Additional Information

Site Information

 Loading... Please wait...

How dirt and dust damage heavy equipment engines and air filters

How dirt and dust damage heavy equipment engines and air filters

Posted on

Dirt and dust are heavy equipment air filters’ worst enemies. The havoc these tiny particles wreak on engines is well-known.

As they’re built today, diesel engines need clean air to operate at full power and efficiency. Without clean air, engines can very quickly fall into disrepair. This is almost always followed by expensive repair bills from the mechanic.

To avoid these costly bills - and even more costly downtime - heavy equipment and machinery operators need to keep their engines clean. But that’s a tall task to tackle on dirty construction sites and dusty farm fields, or wherever else large diesel engines need to get the job done.

Silica: Dust’s secret ingredient that engines hate

Dust is able to take down diesel engines thanks to an ingredient called silica. When silica finds its way to an engine, it becomes a sort of lapping compound with its abrasiveness. From there, once mixed with oil, engines become dusted and blown turbocharges can also be a result.

Silica is actually a compound of silicon that has been combined with oxygen. Silicon is the second-most common element in the earth’s crust. Oxygen is the most abundant.

Silica particles are found among airborne particles of sand and dust, which obviously makes it a common contaminant and problem on work sites. The sand and dust, containing silica, enter an engine through the equipment’s air intake.

Hopefully, that’s where the air filter removes the dust. An air filter that’s working efficiently can handle and remove 99 percent of the dust that enters the engine’s air intake.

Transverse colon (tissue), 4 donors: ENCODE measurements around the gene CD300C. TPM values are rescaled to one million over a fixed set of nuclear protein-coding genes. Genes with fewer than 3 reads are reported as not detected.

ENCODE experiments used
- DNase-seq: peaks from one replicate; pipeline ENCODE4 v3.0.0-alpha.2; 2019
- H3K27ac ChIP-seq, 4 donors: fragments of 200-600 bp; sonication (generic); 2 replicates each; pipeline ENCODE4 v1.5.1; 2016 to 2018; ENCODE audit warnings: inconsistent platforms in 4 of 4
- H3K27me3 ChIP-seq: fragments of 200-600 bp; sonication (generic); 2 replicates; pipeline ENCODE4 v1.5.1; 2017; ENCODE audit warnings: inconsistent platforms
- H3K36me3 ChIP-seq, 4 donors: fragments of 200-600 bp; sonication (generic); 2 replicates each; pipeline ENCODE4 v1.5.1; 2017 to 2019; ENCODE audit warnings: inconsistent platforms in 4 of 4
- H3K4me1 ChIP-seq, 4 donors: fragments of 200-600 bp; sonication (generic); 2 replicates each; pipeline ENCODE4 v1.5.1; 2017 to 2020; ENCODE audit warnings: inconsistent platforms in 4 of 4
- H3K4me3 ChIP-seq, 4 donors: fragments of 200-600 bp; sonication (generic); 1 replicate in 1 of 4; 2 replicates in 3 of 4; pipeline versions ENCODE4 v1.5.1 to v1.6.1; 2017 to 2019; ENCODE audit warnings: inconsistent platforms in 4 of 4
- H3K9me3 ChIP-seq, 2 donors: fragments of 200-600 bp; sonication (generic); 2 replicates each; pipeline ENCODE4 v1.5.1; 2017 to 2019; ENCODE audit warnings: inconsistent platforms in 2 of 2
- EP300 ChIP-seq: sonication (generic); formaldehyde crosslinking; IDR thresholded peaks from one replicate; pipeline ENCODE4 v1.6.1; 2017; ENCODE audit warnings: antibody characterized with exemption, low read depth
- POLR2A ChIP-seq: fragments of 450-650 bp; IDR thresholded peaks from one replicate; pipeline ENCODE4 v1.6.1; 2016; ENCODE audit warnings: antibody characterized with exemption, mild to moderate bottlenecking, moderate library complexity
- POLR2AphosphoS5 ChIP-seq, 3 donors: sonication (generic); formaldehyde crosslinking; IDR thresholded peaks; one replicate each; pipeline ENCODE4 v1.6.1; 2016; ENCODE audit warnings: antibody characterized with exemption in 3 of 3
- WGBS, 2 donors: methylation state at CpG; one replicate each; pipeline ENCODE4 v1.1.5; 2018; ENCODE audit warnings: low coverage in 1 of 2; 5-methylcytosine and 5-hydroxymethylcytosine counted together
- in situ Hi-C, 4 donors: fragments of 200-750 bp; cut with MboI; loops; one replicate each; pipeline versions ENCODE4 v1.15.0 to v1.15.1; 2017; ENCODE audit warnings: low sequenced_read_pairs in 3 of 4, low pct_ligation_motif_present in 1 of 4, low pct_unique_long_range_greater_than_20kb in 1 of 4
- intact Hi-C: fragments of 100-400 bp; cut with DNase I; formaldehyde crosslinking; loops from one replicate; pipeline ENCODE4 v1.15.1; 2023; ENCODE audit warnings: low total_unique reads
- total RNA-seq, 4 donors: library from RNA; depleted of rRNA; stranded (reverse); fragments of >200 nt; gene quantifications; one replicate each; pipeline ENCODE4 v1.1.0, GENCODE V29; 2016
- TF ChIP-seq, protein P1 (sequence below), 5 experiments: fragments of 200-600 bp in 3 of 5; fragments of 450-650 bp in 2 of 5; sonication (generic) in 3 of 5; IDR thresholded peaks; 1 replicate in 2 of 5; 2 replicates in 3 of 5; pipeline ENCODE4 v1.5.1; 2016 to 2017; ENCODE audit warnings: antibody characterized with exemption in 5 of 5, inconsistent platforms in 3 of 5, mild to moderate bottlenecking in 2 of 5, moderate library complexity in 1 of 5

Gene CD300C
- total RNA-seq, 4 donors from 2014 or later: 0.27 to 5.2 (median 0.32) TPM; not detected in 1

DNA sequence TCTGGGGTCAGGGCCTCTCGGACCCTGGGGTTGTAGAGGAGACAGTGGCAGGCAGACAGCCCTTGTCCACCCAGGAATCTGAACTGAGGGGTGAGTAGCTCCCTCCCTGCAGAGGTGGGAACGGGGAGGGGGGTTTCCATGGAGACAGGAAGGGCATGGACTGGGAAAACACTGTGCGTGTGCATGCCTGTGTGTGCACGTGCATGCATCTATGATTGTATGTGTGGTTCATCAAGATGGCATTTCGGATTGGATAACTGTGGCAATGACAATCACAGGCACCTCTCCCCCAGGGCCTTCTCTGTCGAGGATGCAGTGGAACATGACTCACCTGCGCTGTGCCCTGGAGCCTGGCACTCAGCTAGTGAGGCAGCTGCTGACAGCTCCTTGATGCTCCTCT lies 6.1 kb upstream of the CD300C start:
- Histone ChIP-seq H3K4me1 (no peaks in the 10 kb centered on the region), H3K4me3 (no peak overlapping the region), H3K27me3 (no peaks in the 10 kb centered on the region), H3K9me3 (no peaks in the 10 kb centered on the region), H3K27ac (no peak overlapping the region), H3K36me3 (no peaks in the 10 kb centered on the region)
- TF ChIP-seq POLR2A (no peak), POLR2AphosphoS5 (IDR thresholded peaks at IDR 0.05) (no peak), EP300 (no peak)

Problems occur when dust gets past air filters

Most of today’s newer heavy equipment and trucks have what’s known as a two-stage filter system. This system is comprised of two elements: an inner element and an outer element. The inner element is more of a final barrier meant to prevent the engine from being damaged beyond repair if the outer element fails.

It is the second air filter that needs to be cleaned to prevent dust and dirt from reaching the engine - or replaced if the air filter is too dirty or beyond its usefulness. But if too much dust gets past the outer element, that is when problems are bound to happen.

Once beyond an engine’s air filter, the dust finds its way between the piston, rings and cylinder. Then, the dust is suspended in the engine’s lubricating oil. At this point, it’s the very small particles that can cause the most damage. It can cause more wear on the engine, which will also cause the engine to use up more oil while it is in operation.

Thankfully, oil samples that are taken regularly and correctly can help catch any dust problems before severe damage is done to the equipment. Once identified, the dust problem can be addressed and maintenance costs down the road will decrease.

Don’t clean or change air filters too soon